In 1999, MIT engineering Professor David Miller showed Star Wars on the first day of class. During the scene where Luke Skywalker practices his light saber against a seeker remote, Miller stood up and said "I want you to build me some of those."
On May 19, 2006 from 10:30am-1:30pm CST Miller's dream (not to mention that of George Lucas and about a zillion Star Wars fans, including me) became at least partly reality. The SPHERES mini-satellite, a tiny (eight-inch diameter) remote-controlled device, flew in the International Space Station (ISS). SPHERES stands for Synchronized Position Hold Engage and Reorient Experimental Satellites. Flight Engineer Jeff Williams "piloted" the SPHERES unit in three dimensions for the first time around the pressurized Destiny module.
According to NASA, the demonstration tested the basics of formation flight and autonomous docking that should be useful in future multiple spacecraft formation flying. The long-range plan for SPHERES is to test flying in formation with a set of mini-satellites.
The first test flight consisted of a series of 10-15 pre-planned maneuvers lasting up to 10 minutes each. Once the appropriate software was loaded on the controlling laptop, the satellite began a set of pre-programmed maneuvers to test attitude control, station keeping, re-targeting, collision avoidance and fuel balancing. The mini-satellite is manuevered using compressed carbon dioxide gas thrusters.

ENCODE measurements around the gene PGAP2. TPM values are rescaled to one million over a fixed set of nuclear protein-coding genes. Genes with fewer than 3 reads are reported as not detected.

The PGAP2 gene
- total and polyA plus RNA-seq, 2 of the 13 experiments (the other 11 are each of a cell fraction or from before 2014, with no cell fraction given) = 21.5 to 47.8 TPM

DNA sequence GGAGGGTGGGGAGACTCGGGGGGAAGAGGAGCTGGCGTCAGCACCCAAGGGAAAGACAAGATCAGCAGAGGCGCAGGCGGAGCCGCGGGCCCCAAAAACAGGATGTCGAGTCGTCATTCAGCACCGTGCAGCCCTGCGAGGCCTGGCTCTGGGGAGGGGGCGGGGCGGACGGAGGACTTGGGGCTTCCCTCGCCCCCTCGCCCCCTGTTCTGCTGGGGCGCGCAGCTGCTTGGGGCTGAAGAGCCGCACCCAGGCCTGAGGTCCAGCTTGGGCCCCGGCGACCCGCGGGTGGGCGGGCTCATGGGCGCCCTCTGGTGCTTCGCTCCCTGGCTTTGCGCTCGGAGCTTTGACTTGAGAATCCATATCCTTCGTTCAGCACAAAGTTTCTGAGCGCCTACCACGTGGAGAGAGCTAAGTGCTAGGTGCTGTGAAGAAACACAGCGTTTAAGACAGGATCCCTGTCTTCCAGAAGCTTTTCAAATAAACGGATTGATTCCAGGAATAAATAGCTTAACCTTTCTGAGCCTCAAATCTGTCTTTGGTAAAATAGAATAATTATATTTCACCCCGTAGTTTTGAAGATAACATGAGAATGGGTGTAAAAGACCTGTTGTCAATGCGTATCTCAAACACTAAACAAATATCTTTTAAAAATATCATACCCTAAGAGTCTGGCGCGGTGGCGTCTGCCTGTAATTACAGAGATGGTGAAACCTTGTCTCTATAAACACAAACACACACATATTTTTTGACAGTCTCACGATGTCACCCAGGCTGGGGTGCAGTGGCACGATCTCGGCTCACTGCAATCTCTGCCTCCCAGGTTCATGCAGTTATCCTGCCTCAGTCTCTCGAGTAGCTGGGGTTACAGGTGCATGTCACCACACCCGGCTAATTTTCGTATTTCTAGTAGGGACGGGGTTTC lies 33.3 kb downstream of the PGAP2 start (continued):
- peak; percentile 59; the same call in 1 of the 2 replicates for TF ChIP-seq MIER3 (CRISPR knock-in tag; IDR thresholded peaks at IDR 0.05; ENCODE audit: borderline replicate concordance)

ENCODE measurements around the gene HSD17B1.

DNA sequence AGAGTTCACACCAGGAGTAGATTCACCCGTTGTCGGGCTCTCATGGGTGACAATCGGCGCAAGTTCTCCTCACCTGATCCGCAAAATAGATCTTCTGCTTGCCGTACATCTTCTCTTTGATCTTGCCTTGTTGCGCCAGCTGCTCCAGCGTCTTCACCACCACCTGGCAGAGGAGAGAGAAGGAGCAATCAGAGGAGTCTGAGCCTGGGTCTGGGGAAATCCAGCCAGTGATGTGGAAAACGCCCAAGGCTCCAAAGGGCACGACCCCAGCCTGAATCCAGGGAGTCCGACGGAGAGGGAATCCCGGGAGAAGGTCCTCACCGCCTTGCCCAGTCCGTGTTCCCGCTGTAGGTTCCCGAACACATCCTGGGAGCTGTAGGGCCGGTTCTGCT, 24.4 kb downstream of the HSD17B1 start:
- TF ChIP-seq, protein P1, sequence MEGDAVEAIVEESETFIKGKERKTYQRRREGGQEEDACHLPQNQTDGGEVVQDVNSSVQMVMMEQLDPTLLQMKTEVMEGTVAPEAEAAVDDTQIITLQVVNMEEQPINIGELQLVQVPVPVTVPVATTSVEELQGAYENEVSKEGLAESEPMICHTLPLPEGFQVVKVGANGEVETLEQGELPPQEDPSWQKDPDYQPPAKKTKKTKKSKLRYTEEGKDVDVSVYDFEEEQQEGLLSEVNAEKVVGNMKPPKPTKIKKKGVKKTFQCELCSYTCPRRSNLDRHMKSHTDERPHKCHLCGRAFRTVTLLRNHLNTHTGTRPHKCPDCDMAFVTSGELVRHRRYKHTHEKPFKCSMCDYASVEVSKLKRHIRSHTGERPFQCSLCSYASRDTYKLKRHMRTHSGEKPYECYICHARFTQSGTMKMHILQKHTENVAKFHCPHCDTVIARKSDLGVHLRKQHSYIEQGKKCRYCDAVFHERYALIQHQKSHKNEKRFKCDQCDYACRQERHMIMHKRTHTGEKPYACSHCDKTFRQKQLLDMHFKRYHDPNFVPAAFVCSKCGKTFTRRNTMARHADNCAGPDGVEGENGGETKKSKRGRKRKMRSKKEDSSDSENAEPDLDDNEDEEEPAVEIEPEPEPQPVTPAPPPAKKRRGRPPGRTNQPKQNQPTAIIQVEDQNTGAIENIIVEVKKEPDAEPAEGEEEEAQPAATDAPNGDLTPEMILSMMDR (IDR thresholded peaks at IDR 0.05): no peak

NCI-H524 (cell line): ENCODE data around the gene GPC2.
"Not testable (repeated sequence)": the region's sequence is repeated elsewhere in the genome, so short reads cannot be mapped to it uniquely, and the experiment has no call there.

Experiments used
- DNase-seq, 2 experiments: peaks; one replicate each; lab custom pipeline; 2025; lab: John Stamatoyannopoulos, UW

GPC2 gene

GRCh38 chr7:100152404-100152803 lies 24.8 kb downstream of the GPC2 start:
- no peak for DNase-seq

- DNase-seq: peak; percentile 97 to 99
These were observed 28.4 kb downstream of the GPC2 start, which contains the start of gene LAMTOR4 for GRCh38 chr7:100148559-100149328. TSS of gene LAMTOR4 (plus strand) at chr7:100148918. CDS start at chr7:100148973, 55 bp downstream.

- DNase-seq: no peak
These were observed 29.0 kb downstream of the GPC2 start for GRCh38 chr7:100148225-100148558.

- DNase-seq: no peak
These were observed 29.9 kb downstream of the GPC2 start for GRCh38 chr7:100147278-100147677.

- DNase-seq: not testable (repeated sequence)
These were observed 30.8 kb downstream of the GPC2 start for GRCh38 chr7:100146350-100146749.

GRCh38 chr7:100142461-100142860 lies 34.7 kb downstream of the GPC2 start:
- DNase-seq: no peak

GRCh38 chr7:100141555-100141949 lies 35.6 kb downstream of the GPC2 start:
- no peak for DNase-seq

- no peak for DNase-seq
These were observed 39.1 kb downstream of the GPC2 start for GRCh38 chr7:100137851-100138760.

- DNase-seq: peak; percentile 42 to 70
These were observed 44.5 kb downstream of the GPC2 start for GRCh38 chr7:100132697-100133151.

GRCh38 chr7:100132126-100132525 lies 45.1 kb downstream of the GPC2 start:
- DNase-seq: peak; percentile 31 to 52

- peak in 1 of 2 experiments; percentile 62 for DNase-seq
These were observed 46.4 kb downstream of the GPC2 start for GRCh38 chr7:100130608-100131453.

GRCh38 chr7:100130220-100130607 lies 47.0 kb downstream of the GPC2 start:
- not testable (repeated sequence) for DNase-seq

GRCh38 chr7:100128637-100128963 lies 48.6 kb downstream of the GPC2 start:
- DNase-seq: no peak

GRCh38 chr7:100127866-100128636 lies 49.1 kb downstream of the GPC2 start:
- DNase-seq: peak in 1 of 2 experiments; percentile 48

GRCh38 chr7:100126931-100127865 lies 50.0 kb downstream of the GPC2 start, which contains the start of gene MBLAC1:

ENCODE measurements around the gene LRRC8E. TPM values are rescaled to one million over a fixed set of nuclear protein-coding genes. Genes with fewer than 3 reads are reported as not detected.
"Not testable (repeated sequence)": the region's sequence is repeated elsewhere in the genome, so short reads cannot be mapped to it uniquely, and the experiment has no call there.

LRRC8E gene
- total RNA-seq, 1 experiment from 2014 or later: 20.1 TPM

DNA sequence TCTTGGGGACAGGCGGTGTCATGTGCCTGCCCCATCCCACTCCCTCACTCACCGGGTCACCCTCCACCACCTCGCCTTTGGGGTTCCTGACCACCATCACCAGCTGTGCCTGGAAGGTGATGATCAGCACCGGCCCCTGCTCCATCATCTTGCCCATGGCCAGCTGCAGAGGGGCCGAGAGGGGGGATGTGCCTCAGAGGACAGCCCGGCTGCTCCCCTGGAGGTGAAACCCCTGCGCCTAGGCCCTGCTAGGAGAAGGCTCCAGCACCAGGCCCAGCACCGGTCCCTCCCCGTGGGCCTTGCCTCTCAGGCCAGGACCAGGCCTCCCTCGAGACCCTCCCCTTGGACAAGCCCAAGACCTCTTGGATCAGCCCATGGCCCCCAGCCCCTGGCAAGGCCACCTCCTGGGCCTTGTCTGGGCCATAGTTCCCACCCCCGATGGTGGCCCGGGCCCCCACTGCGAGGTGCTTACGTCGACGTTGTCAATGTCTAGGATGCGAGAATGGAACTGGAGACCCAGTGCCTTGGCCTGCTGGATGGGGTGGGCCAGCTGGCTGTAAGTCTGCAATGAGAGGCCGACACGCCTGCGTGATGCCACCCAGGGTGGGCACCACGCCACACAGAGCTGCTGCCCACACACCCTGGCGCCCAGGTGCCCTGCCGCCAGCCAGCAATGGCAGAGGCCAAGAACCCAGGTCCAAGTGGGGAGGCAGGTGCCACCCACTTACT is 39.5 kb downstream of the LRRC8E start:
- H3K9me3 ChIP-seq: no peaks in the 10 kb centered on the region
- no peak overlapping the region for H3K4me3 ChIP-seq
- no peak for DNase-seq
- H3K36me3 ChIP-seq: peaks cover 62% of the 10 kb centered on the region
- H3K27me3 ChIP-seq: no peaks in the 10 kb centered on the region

Although the SPHERES mini-satellites are not equipped with blasters or lasers, the SPHERES device is designed to be a testbed for trying out experimental software to control clusters of satellites; it should be easy to add them.
The next step in the official testing is to tuck additional SPHERES units onto shuttle flights to test formation flying. The second satellite is scheduled to launch to the station on STS-121 in July 2006. The third will be launched on STS-116.
See our earlier story about testing SPHERES aboard the KC-135 plane that achieves microgravity conditions by extreme flight manuevers - SPHERES - Mini Satellites Fly In Formation. Read NASA releases here and here. Check out the MIT SPHERES project page. Space.com also had a detailed early article. Thanks to alert reader Bryan Teoh for the tip on this story.
(This Science Fiction in the News story used with permission from Technovelgy.com - where science meets fiction.)